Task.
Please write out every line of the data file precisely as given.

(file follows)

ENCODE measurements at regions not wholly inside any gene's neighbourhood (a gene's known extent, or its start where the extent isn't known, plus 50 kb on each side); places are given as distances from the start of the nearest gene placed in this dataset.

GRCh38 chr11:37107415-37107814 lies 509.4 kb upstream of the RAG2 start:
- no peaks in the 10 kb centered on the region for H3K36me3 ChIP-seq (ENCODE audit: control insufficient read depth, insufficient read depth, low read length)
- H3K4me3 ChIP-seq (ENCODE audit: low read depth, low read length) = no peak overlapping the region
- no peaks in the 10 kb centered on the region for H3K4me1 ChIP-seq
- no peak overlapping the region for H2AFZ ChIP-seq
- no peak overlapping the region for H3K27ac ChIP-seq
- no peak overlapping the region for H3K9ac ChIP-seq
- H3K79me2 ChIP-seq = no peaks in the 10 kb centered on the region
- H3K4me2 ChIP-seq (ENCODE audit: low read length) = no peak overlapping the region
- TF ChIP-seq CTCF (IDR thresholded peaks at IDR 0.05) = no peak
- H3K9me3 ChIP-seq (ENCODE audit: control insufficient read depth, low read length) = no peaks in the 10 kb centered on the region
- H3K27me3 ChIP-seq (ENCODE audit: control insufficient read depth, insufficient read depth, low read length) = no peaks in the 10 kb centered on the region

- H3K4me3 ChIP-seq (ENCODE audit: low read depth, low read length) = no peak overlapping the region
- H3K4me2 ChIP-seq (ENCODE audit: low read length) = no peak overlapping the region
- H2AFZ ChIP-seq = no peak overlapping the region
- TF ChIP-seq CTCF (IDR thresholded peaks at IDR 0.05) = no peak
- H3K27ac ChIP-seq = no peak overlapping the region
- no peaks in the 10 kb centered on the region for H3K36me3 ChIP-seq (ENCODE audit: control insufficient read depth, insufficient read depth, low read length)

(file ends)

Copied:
ENCODE measurements at regions not wholly inside any gene's neighbourhood (a gene's known extent, or its start where the extent isn't known, plus 50 kb on each side); places are given as distances from the start of the nearest gene placed in this dataset.

GRCh38 chr11:37107415-37107814 lies 509.4 kb upstream of the RAG2 start:
- no peaks in the 10 kb centered on the region for H3K36me3 ChIP-seq (ENCODE audit: control insufficient read depth, insufficient read depth, low read length)
- H3K4me3 ChIP-seq (ENCODE audit: low read depth, low read length) = no peak overlapping the region
- no peaks in the 10 kb centered on the region for H3K4me1 ChIP-seq
- no peak overlapping the region for H2AFZ ChIP-seq
- no peak overlapping the region for H3K27ac ChIP-seq
- no peak overlapping the region for H3K9ac ChIP-seq
- H3K79me2 ChIP-seq = no peaks in the 10 kb centered on the region
- H3K4me2 ChIP-seq (ENCODE audit: low read length) = no peak overlapping the region
- TF ChIP-seq CTCF (IDR thresholded peaks at IDR 0.05) = no peak
- H3K9me3 ChIP-seq (ENCODE audit: control insufficient read depth, low read length) = no peaks in the 10 kb centered on the region
- H3K27me3 ChIP-seq (ENCODE audit: control insufficient read depth, insufficient read depth, low read length) = no peaks in the 10 kb centered on the region

- H3K4me3 ChIP-seq (ENCODE audit: low read depth, low read length) = no peak overlapping the region
- H3K4me2 ChIP-seq (ENCODE audit: low read length) = no peak overlapping the region
- H2AFZ ChIP-seq = no peak overlapping the region
- TF ChIP-seq CTCF (IDR thresholded peaks at IDR 0.05) = no peak
- H3K27ac ChIP-seq = no peak overlapping the region
- no peaks in the 10 kb centered on the region for H3K36me3 ChIP-seq (ENCODE audit: control insufficient read depth, insufficient read depth, low read length)